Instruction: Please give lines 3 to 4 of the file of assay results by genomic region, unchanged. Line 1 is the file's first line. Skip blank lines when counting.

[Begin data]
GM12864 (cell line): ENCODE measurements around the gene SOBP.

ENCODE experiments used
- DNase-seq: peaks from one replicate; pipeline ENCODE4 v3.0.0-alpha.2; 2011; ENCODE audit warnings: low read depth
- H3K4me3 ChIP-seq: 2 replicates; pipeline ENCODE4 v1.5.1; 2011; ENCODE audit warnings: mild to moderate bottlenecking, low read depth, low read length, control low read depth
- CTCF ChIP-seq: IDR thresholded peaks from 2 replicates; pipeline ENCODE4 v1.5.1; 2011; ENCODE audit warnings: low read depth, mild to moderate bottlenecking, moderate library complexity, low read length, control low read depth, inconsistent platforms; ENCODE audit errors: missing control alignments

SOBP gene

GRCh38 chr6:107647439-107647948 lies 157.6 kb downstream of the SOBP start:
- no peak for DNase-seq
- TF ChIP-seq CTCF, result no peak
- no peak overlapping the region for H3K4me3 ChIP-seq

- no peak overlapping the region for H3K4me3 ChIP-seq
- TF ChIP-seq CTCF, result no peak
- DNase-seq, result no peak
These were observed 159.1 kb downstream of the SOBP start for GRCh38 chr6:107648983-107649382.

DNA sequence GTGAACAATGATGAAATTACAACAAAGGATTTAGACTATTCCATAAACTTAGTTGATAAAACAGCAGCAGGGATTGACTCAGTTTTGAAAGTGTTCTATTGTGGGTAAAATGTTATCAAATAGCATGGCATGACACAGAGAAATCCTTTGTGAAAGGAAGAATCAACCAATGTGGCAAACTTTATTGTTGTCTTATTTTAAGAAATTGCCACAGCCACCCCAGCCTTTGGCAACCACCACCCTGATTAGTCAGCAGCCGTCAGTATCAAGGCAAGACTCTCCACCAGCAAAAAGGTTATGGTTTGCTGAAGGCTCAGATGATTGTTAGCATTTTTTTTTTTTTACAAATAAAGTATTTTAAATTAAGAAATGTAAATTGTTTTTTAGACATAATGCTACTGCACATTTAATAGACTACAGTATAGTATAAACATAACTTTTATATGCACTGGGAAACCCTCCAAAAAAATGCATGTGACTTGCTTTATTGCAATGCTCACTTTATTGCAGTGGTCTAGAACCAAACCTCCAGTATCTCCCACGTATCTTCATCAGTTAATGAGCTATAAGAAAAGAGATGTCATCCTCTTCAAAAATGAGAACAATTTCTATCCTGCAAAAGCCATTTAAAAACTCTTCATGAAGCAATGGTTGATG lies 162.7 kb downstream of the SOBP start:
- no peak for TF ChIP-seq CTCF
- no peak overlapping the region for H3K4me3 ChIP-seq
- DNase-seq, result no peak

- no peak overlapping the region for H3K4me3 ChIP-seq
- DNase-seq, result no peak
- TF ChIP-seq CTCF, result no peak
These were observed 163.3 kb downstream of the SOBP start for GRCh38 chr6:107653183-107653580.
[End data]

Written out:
- DNase-seq: peaks from one replicate; pipeline ENCODE4 v3.0.0-alpha.2; 2011; ENCODE audit warnings: low read depth
- H3K4me3 ChIP-seq: 2 replicates; pipeline ENCODE4 v1.5.1; 2011; ENCODE audit warnings: mild to moderate bottlenecking, low read depth, low read length, control low read depth